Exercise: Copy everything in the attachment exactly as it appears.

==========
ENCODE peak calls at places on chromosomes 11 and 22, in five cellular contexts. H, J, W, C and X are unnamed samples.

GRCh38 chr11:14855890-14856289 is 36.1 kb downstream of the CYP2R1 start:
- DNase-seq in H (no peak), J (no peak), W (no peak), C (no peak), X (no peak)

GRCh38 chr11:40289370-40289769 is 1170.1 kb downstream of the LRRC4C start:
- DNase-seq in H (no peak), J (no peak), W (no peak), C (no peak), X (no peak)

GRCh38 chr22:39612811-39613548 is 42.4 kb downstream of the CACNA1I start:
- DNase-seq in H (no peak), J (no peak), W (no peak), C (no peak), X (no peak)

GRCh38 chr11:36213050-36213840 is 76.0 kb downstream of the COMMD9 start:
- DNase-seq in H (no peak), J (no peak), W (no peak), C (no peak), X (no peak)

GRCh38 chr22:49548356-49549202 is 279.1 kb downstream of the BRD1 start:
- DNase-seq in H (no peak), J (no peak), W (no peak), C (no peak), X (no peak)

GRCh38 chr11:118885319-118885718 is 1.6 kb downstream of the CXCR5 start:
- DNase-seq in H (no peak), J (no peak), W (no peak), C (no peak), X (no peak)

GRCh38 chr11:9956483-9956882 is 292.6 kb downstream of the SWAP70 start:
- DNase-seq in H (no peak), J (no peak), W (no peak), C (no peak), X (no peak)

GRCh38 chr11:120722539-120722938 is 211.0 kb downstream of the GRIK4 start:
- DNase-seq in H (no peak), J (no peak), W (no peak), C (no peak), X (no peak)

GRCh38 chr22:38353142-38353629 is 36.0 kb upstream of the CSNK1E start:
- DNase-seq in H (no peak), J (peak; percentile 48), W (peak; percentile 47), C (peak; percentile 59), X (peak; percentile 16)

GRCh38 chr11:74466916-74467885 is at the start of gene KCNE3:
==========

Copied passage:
ENCODE peak calls at places on chromosomes 11 and 22, in five cellular contexts. H, J, W, C and X are unnamed samples.

GRCh38 chr11:14855890-14856289 is 36.1 kb downstream of the CYP2R1 start:
- DNase-seq in H (no peak), J (no peak), W (no peak), C (no peak), X (no peak)

GRCh38 chr11:40289370-40289769 is 1170.1 kb downstream of the LRRC4C start:
- DNase-seq in H (no peak), J (no peak), W (no peak), C (no peak), X (no peak)

GRCh38 chr22:39612811-39613548 is 42.4 kb downstream of the CACNA1I start:
- DNase-seq in H (no peak), J (no peak), W (no peak), C (no peak), X (no peak)

GRCh38 chr11:36213050-36213840 is 76.0 kb downstream of the COMMD9 start:
- DNase-seq in H (no peak), J (no peak), W (no peak), C (no peak), X (no peak)

GRCh38 chr22:49548356-49549202 is 279.1 kb downstream of the BRD1 start:
- DNase-seq in H (no peak), J (no peak), W (no peak), C (no peak), X (no peak)

GRCh38 chr11:118885319-118885718 is 1.6 kb downstream of the CXCR5 start:
- DNase-seq in H (no peak), J (no peak), W (no peak), C (no peak), X (no peak)

GRCh38 chr11:9956483-9956882 is 292.6 kb downstream of the SWAP70 start:
- DNase-seq in H (no peak), J (no peak), W (no peak), C (no peak), X (no peak)

GRCh38 chr11:120722539-120722938 is 211.0 kb downstream of the GRIK4 start:
- DNase-seq in H (no peak), J (no peak), W (no peak), C (no peak), X (no peak)

GRCh38 chr22:38353142-38353629 is 36.0 kb upstream of the CSNK1E start:
- DNase-seq in H (no peak), J (peak; percentile 48), W (peak; percentile 47), C (peak; percentile 59), X (peak; percentile 16)

GRCh38 chr11:74466916-74467885 is at the start of gene KCNE3: